Is An Interest Only Mortgage Right For You?
Interest Only Mortgage Loans: Who Benefits?
Interest only loans result in lower monthly payments in the early years of financing. And higher payments down the road. An interest only mortgage can be right for some homebuyers. or it can be very, very wrong.
Before deciding to get one (or not get one), learn about the pros and cons of interest only loans.Verify your new rate (Nov 19th, 2017)
What Is An Interest Only Mortgage?
For homeowners in search of an even lower monthly payment than today’s low rates can offer, an interest only mortgage may be a great alternative. With an interest only mortgage, the homeowner doesn't make principle payments.
Not making principle payments translates to a lower monthly mortgage expense.
Typically, the interest only period lasts five to ten years. Eventually, you do have to repay the loan, and your payment will have to include principal as well as interest. Alternatively, your loan could require a balloon payment.
As an example, on a 30-year loan of $250,000 at 5 percent, the homeowner may make an interest-only payment of $1,042 for the first five years. Then, for years six through thirty, the principle and interest payment would be amortized over the remaining 25 years.
That results in a principal and interest payment of $1,320 each month. If you just took a standard 30-year fixed mortgage, the payment would be $1,194 for the entire life of the loan.
Homeowners can opt to pay more than just the interest if they choose to do so.
Benefits Of Interest Only Loans
The biggest perk for having an interest only mortgage is the lower monthly payment during the first years of your loan. A lower mortgage payment makes it easier to manage your monthly mortgage obligation.
Lower payments mean you are freeing up money each month. You can choose to apply the savings to another high-yielding investment for retirement, college tuition or perhaps a rainy day fund.
Interest only mortgages can also be ideal for homeowners who have irregular income.
For example, if you’re self-employed, or rely on bonuses or commissions, an interest only loan could help keep your monthly expenses low in your down months. You can always then apply larger chunks towards the principle when you have those higher income months.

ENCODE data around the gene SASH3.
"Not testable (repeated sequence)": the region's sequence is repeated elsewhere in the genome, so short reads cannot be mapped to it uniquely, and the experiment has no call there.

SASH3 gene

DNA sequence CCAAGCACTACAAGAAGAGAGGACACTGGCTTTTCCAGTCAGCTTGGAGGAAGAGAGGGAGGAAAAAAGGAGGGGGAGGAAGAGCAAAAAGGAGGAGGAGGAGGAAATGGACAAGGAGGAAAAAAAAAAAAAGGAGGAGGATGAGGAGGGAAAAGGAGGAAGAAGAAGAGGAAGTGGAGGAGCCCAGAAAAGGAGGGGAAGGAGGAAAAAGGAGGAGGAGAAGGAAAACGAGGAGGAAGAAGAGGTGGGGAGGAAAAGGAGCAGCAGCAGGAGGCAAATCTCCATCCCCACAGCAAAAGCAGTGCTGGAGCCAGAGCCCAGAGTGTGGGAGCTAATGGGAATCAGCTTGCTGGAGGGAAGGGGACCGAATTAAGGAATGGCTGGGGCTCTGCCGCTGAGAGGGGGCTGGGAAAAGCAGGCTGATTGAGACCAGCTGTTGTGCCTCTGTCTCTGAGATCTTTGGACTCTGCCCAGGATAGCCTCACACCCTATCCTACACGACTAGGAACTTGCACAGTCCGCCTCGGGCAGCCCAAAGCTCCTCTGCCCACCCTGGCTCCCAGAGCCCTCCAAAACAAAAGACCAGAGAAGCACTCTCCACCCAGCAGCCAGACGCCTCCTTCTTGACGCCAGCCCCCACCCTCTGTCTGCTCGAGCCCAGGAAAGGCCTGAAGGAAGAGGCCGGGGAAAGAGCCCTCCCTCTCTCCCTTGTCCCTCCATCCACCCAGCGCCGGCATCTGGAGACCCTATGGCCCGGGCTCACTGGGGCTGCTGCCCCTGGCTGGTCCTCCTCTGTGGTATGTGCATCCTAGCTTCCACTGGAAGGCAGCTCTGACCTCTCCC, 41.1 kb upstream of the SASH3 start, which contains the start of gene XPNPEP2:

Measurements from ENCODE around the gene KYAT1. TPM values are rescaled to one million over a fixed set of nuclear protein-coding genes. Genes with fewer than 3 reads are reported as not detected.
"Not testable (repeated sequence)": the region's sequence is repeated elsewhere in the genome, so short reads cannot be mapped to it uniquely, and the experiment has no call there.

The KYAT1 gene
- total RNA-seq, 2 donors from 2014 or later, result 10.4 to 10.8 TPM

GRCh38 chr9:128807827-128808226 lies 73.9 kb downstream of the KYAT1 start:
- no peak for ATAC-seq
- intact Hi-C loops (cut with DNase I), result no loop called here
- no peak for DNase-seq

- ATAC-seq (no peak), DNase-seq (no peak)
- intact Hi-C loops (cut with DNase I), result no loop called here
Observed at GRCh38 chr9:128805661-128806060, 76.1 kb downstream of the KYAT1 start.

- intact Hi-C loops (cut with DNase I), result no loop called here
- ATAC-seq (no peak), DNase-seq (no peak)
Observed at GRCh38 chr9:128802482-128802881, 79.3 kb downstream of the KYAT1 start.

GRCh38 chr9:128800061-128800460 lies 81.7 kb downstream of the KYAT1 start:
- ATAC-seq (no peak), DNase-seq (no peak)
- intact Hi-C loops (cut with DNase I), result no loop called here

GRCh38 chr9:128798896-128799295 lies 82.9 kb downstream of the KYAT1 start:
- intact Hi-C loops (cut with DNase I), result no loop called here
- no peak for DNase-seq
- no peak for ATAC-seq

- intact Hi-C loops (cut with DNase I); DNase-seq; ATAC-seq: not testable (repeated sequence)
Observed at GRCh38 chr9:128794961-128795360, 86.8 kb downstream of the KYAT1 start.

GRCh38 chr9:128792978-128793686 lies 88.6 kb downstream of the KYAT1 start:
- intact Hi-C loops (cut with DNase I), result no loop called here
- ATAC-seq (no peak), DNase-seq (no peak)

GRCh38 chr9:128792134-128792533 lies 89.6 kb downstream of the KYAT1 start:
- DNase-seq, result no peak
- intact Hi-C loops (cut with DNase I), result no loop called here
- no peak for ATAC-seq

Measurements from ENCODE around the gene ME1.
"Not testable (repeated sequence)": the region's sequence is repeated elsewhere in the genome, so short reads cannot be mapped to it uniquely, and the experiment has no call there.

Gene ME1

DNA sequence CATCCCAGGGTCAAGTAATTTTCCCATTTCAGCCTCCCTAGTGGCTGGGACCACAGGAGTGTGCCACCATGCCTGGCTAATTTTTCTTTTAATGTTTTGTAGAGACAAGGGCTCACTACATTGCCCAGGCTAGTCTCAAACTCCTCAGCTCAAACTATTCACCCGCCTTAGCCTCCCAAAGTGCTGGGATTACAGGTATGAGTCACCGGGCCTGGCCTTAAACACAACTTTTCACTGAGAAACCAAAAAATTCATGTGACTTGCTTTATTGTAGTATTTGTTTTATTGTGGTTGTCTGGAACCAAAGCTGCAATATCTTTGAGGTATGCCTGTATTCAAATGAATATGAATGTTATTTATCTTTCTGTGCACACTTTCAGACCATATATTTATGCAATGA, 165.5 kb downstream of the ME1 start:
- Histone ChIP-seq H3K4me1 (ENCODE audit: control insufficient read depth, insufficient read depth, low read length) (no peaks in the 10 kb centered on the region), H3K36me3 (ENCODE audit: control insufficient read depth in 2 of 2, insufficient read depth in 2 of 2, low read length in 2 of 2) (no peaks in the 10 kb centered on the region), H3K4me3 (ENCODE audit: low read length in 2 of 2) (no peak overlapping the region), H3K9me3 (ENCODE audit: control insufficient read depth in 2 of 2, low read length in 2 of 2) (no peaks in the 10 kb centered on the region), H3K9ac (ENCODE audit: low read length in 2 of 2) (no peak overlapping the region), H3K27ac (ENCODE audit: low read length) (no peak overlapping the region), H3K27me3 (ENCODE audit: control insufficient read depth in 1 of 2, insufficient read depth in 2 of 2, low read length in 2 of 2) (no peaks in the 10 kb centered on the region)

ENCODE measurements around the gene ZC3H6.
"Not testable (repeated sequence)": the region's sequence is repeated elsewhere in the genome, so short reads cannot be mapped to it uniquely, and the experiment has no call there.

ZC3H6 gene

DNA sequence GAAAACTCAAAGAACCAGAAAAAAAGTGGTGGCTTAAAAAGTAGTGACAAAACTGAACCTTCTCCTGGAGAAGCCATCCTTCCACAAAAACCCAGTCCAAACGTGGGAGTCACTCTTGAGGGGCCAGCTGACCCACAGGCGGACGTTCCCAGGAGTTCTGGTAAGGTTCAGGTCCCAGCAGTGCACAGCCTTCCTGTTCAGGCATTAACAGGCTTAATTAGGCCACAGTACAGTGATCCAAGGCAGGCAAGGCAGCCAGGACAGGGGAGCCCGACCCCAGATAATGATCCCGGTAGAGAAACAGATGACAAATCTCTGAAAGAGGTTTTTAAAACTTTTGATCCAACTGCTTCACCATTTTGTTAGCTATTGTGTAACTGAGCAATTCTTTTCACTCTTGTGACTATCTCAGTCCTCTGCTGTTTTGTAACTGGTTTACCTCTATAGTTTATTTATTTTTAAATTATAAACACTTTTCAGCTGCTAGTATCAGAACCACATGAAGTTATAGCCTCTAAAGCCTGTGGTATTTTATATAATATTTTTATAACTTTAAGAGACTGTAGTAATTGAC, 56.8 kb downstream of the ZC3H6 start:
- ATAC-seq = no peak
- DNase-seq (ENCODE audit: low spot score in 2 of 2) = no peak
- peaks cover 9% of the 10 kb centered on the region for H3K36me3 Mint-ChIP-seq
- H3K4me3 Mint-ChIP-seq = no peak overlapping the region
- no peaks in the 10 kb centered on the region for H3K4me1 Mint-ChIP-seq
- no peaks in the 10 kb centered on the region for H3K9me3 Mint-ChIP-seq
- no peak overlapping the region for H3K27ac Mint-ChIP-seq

Investment property homeowners may also opt for an interest only mortgage.
As their renter pays the going market rental rates, and the home continues to appreciate, the homeowner may reap the rewards of extra cash flow generated thanks to their interest only loan.
Interest Only Mortgage Myths
Interest only loans don’t come without risk. However, there are some myths associated with I/O mortgages.
Some people to see interest only loans as one of the culprits responsible for the housing crash. There was even a time when federal regulators referred to them as “toxic." One reason many folks were, and perhaps still are, opposed to interest only home loans is they are commonly confused with the once infamous “Pay Option ARM”.
Option ARM mortgage loans were popular pre-housing crisis. A payment option ARM is an adjustable rate mortgage containing four different payment options. One of the payment options associated with option ARMs was, you guessed it, interest only payments.
However, what got many homeowners in trouble was a different payment feature. This option allowed you to make a payment (based on a one percent interest rate) that did not even cover the interest (because the actual rate was much higher than one percent).
The loan balance increased every month they chose this option. In many cases to the point that the loan balance exceeded the property value, making refinancing impossible.
Being upside down in equity, or “underwater," combined with a significant payment increase, often resulted in the inability to cover the monthly payments due. Payment option ARMs did cause many foreclosures.
The Cons Of Interest Only Mortgages
By paying just interest on your mortgage, your loan balance will never go down. This means you won’t be building any equity in your home.
It can be harder to qualify for an interest-only mortgage, because often, lenders qualify you with the higher payment required once the interest-only period ends. You'll likely need better credit and a higher down payment than someone using a fully-amortizing mortgage.
Of course, you can always make extra principle payments to add equity.
The interest only period will eventually come to an end. When that period ends, your payment will go up.
Not only will your payment increase, the amortization is based on the years left. In other words, if your loan has a 30-year term and the first 10 years are interest only, that means your new payment will be calculated based on a 20-year term.
Fortunately, if you aren’t comfortable with your new payment, you can opt to refinance out of your interest only mortgage.
What Are Today’s Mortgage Rates?
For a while, interest only loans largely went away. Thanks to a renewed interest and an evolving mortgage landscape, interest only loans are making a comeback.
Do your research and speak to a lender about the pros and cons of interest only loans.
Interest only mortgages can offer great benefits that traditional mortgage loans cannot.
The information contained on The Mortgage Reports website is for informational purposes only and is not an advertisement for products offered by Full Beaker. The views and opinions expressed herein are those of the author and do not reflect the policy or position of Full Beaker, its officers, parent, or affiliates.